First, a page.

Biochemical Studies on the Hemolymph Trypsin Inhibitors of the Tobacco Hornworm Manduca Sexta: A Thesis
Faculty AdvisorJohn E. Mole
Academic ProgramBiochemistry and Molecular Pharmacology
UMass Chan AffiliationsBiochemistry
Document TypeDoctoral Dissertation
Animal Experimentation and Research
Enzymes and Coenzymes
MetadataShow full item record
AbstractTrypsin inhibitory activity from the hemolymph of the tobacco hornworm, Manduca sexta, was purified by affinity chromatography on immobilized trypsin and resolved into two fractions with molecular weights of 13700 (inhibitor A) and 8000 (inhibitor B) by Sephadex G-75 gel filtration. SDS-polyacrylamide gel electrophoresis under non-reducing conditions gave a molecular weight estimate of 15000 for inhibitor A and 8500 for inhibitor B. Electrophoresis of these inhibitors under reducing conditions on polyacrylamide gels gave molecular weight estimates of 8300 and 9100 for inhibitor A and inhibitor B, respectively, suggesting that inhibitor A is a dimer. Isoelectro-focusing on polyacrylamide gels focused inhibitor A as a single band with pI of 5.7, whereas inhibitor B was resolved into two components with pIs of 5.3 and 7.1. Both inhibitors A and B are stable at 100° C and at pH 1.0 for at least 30 minutes, but both are inactivated by dithiothreitol even at room temperature and non-denaturing conditions. Inhibitors A and B inhibit trypsin, chymotrypsin, plasmin, and thrombin but they do not inhibit elastase, papain, pepsin, subtilisin BPN' and thermolysin. In fact, subtilisin BPN' completely inactivated both inhibitors A and B. Inhibitor A and inhibitor B form stable complexes with trypsin. Stoichiometric studies showed that inhibitor A combines with trypsin and chymotrypsin in a 1:1 molar ratio. The inhibition constants (Ki) for trypsin and chymotrypsin inhibition by inhibitor A were estimated to be 1.45 x 10-8 M and 1.7 x 10-8M, respectively. Inhibitor A in complex with chymotrypsin does not inhibit trypsin (and vice versa) suggesting that inhibitor A has a common binding site for trypsin and chymotrypsin. The amino terminal amino acid sequences of inhibitors A and B revealed that both these inhibitors are homologous to the bovine pancreatic trypsin inhibitor (Kunitz) . Quantitation of the trypsin inhibitory activity in the hemolymph of the larval and the pupal stages of Manduca sexta showed that the trypsin inhibitory activity decreased from larval to the pupal stage. Further, inhibitor A at the concentration tested caused approximately 50% reduction in the rate of proteolytic activation of prophenoloxidase in a hemocyte lysate preparation from Manduca sexta, suggesting that inhibitor A may be involved in the regulation of prophenoloxidase activation. However, inhibitor B was not effective even at three times the concentration of inhibitor A. Since activation of prophenoloxidase has been suggested to resemble the activation of alternative pathway of complement, the effect of inhibitors A and B and the hemolymph of Manduca sexta on human serum alternative pathway complement activity was evaluated. The results showed that, although inhibitors A and B do not affect human serum alternative complement pathway, other proteinaceous component(s) in Manduca sexta hemolymph interact(s) and cause(s) an inhibition of human serum alternative complement pathway when tested using rabbit erythrocyte hemolytic assay.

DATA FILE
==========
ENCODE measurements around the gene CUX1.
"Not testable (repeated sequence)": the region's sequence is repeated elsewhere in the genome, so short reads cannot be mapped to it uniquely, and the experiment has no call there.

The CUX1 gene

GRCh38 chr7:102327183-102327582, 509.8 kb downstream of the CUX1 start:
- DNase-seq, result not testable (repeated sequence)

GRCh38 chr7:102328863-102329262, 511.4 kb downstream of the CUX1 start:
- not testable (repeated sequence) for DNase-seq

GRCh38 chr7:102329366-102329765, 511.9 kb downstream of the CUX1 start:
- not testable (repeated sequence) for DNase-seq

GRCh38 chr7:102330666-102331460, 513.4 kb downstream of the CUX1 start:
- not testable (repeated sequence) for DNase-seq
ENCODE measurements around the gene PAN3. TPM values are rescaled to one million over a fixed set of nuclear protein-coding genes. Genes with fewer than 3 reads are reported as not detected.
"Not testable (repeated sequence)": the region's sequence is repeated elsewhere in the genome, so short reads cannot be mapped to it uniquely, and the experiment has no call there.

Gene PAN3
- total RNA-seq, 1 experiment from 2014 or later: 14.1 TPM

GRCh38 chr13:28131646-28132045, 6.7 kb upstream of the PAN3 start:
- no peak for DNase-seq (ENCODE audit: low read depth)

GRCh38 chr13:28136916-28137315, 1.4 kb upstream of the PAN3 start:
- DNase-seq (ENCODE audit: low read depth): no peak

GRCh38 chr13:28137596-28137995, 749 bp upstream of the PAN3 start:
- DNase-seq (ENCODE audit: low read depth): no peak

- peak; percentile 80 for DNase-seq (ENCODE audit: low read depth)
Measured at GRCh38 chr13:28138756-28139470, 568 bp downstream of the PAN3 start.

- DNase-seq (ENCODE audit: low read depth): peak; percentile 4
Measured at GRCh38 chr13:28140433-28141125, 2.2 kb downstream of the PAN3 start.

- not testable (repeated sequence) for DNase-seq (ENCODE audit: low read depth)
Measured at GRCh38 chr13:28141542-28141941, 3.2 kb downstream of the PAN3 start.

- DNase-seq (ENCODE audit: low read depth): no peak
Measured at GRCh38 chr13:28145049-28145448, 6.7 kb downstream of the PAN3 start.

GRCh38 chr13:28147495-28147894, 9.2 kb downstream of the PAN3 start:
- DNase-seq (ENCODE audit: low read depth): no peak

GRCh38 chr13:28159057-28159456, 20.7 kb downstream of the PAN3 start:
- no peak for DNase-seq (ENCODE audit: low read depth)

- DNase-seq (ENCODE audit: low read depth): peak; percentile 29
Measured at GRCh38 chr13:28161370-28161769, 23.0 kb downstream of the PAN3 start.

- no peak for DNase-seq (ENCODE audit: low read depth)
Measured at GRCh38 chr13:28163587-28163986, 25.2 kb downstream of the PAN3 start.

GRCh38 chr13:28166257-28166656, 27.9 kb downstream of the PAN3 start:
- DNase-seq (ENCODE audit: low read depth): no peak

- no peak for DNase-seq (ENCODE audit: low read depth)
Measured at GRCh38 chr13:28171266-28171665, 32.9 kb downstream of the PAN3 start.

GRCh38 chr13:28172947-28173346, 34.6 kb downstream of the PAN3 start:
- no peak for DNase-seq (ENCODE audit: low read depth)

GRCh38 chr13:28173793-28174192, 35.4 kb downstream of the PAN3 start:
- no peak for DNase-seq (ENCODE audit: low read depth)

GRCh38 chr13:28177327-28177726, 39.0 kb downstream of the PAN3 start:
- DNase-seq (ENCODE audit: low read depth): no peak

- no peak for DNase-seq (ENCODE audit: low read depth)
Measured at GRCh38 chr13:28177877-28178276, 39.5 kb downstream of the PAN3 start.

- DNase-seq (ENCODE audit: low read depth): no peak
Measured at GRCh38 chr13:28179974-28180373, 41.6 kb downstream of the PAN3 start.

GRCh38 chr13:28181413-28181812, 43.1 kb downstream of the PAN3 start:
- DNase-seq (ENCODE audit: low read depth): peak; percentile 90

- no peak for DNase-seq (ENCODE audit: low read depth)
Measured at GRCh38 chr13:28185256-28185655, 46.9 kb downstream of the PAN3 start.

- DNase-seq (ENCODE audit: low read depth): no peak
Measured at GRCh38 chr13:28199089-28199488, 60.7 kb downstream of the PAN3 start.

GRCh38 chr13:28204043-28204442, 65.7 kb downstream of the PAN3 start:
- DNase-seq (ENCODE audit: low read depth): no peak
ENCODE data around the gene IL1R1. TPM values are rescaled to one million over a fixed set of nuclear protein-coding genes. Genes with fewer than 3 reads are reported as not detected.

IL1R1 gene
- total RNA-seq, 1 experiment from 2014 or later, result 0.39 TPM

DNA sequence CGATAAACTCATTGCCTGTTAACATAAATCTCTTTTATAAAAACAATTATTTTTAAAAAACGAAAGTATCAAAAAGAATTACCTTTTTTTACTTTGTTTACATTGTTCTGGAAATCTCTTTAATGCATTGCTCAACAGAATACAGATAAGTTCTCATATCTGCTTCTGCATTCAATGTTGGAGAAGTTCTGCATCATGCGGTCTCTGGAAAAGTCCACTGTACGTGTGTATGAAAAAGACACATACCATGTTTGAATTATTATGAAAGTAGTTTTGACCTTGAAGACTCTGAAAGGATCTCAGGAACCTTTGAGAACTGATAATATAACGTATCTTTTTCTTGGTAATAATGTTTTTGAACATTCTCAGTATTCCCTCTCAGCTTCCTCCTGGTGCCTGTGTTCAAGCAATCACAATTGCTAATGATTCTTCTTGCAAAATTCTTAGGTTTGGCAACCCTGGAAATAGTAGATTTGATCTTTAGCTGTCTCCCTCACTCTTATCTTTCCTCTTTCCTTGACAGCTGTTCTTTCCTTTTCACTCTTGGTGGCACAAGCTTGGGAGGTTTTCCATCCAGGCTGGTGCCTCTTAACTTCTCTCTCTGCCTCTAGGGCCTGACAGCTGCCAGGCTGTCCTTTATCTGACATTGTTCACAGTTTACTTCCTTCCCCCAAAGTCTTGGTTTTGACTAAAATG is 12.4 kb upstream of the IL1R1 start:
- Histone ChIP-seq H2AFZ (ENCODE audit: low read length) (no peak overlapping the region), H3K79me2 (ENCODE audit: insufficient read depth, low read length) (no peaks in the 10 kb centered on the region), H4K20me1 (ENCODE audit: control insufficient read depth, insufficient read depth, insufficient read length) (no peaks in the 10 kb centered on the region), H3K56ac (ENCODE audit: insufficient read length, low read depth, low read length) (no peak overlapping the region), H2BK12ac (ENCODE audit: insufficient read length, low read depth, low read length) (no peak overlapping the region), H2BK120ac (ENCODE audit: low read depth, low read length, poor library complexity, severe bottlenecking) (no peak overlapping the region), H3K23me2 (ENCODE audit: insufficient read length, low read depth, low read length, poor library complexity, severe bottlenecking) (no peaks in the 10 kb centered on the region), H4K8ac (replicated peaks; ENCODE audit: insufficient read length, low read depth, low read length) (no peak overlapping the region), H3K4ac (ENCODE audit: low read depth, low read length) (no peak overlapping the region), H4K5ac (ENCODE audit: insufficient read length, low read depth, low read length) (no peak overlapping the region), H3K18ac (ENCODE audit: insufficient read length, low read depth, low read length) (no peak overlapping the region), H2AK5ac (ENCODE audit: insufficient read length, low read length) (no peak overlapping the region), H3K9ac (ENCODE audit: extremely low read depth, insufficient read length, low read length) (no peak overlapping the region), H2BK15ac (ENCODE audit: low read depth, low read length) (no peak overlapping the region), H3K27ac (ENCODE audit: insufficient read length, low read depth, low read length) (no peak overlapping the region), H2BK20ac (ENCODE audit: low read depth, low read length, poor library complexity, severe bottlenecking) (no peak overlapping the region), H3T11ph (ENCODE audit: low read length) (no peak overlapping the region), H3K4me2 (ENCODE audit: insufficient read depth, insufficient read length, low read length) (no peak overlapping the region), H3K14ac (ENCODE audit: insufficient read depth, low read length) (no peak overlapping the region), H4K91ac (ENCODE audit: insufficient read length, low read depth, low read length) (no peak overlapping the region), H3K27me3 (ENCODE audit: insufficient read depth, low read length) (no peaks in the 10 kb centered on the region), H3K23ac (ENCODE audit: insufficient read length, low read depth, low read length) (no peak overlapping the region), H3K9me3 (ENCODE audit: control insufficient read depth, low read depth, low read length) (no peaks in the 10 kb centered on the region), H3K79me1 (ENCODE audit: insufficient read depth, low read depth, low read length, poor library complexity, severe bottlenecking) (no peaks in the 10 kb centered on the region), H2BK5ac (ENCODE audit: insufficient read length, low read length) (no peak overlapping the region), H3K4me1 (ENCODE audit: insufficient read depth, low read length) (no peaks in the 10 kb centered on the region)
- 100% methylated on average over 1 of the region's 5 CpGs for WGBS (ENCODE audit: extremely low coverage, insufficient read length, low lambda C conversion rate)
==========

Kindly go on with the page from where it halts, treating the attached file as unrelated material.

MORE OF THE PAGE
Permanent Link to this Itemhttp://hdl.handle.net/20.500.14038/31570
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